Friday 21 Sep 2018

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New Flood Gauges To Aid N.C. Public

(NORTH CAROLINA NEWS NETWORK) — Additional flood gauges are being installed to help improve safety across the state.

When river levels began rising last year after a late-April storm dumped five to eight inches of rain across North Carolina’s Piedmont, North Carolina Emergency Management warned community leaders along the Neuse River what day and time the river would crest and just how high water levels would rise in their community. A series of flood gauges provided critical data to make those predictions. Soon 13 more gauges will join that state network and help alert other communities to dangerous flooding.

“Time and again over the last several years, we’ve used data from these flood gauges to warn residents and communities about dangerous flood conditions,” said state emergency management director Mike Sprayberry.

The new devices will join the state’s network of more than 560 strategically positioned rain and stream gauges that measure rainfall and water levels to warn first responders and residents who live and work near flood-prone areas.  As the backbone of the state’s Flood Inundation Mapping and Alert Network (FIMAN), the gauges provide real-time data that is used to formulate forecasts, issue alerts and convey the anticipated flood impact to buildings and infrastructure.  The data collected by NCEM is provided to federal agencies and is available through NOAA and the National Weather Service.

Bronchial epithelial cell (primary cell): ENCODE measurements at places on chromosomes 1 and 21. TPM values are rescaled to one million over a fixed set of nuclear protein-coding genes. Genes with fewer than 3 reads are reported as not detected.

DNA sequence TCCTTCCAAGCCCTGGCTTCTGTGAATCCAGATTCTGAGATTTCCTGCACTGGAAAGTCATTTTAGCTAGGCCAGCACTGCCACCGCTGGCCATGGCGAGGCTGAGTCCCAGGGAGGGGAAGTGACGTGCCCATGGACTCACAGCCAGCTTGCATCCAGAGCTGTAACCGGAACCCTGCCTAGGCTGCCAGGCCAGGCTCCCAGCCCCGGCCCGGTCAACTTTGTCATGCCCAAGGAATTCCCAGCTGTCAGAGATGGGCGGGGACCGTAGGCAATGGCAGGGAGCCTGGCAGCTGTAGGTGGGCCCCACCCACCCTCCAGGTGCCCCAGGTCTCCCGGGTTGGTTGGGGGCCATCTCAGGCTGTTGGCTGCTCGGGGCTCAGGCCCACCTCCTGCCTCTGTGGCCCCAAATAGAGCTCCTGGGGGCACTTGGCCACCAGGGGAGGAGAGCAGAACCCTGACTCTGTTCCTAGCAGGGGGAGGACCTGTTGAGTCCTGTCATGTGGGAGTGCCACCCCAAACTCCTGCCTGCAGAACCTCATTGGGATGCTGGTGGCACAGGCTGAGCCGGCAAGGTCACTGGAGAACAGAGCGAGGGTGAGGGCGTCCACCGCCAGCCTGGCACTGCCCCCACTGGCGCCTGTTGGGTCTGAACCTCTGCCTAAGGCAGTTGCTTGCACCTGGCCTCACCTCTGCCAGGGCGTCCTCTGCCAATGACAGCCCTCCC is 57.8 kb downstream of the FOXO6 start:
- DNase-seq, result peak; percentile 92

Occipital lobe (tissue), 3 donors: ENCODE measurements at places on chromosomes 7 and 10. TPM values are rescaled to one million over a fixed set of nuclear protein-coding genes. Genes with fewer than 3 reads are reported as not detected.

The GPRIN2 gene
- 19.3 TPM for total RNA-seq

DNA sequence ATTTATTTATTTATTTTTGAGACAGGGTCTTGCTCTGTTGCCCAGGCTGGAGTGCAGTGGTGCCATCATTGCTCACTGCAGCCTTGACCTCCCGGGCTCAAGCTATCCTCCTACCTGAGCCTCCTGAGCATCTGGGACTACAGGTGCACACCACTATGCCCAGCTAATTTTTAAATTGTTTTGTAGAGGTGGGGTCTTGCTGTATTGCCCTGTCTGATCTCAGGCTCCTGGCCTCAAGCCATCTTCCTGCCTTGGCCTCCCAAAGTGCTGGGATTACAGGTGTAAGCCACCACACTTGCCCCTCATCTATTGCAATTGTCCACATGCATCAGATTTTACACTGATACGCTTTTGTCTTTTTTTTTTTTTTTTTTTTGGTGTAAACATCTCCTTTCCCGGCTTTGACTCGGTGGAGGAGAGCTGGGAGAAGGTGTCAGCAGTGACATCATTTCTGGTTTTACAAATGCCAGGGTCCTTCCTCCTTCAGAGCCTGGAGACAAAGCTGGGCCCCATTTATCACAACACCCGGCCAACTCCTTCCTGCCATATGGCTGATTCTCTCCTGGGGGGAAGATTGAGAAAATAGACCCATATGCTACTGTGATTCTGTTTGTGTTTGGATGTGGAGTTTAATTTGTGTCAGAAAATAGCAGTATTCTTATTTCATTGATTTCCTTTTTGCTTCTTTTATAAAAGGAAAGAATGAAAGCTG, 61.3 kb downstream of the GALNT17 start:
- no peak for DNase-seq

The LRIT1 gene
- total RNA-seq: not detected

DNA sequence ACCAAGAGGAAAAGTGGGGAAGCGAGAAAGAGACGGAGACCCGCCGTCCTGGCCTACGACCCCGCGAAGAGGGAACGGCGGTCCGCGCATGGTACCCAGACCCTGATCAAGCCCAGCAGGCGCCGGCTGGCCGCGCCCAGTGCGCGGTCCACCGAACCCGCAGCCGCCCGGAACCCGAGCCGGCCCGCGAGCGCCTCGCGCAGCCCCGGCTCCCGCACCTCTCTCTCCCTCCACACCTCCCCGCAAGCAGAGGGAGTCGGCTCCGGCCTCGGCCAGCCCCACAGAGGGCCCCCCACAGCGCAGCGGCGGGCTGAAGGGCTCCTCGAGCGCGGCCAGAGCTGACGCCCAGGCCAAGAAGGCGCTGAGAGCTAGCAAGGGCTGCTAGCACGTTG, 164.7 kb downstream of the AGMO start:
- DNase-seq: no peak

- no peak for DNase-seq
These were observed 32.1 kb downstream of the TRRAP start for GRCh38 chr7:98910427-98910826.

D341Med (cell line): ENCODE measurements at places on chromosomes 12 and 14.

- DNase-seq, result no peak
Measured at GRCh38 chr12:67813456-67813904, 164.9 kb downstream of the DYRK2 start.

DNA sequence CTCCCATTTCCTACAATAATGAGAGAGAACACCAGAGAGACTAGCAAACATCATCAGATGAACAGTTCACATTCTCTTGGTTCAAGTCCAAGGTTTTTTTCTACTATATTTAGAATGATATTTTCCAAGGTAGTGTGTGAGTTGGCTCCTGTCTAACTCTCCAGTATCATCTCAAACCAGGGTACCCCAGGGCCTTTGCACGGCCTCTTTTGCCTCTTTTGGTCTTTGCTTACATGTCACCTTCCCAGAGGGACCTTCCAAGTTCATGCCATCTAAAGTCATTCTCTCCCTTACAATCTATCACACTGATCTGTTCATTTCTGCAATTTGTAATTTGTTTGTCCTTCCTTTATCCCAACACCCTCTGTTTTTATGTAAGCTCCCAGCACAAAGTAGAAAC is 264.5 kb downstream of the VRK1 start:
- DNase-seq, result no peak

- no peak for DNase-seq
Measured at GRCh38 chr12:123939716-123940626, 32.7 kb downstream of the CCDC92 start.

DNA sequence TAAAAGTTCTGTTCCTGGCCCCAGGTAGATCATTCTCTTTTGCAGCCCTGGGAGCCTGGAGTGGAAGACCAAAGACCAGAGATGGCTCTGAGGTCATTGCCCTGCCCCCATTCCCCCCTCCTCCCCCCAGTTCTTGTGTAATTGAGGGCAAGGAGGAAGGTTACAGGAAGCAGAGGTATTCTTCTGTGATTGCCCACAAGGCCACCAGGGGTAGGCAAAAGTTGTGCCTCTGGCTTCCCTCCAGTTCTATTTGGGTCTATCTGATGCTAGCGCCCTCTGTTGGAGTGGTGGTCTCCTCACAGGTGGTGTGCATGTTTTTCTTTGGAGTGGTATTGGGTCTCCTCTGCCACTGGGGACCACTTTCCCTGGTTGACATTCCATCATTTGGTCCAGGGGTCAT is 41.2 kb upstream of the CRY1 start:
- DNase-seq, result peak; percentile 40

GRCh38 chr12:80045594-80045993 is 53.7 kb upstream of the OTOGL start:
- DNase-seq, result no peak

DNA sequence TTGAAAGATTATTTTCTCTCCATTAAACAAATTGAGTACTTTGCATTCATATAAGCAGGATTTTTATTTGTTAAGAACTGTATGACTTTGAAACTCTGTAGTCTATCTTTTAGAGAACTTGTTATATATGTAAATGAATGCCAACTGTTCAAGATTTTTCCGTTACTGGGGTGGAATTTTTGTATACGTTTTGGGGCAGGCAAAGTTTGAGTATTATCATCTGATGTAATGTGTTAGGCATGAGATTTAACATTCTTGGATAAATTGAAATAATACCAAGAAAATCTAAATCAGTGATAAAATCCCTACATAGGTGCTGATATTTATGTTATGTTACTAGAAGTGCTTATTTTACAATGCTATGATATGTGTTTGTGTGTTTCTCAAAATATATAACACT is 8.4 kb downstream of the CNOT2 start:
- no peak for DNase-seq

FIMAN can show precisely which buildings and homes will flood when local rivers or streams reach certain flood levels.  During Hurricane Matthew, this capability was used to direct efficient and appropriate evacuations and resources.

Much of the flood data is available in real time through the ReadyNC mobile app developed by NCEM. App users can click on Flood Gauges to check the current status of sounds, creeks and rivers nearby to see if the water level is at normal levels or minor, moderate or major flood stage.

While the state has purchased and installed most of the gauges, some communities have partnered with NCEM to purchase devices that will provide flood information for their community.

 

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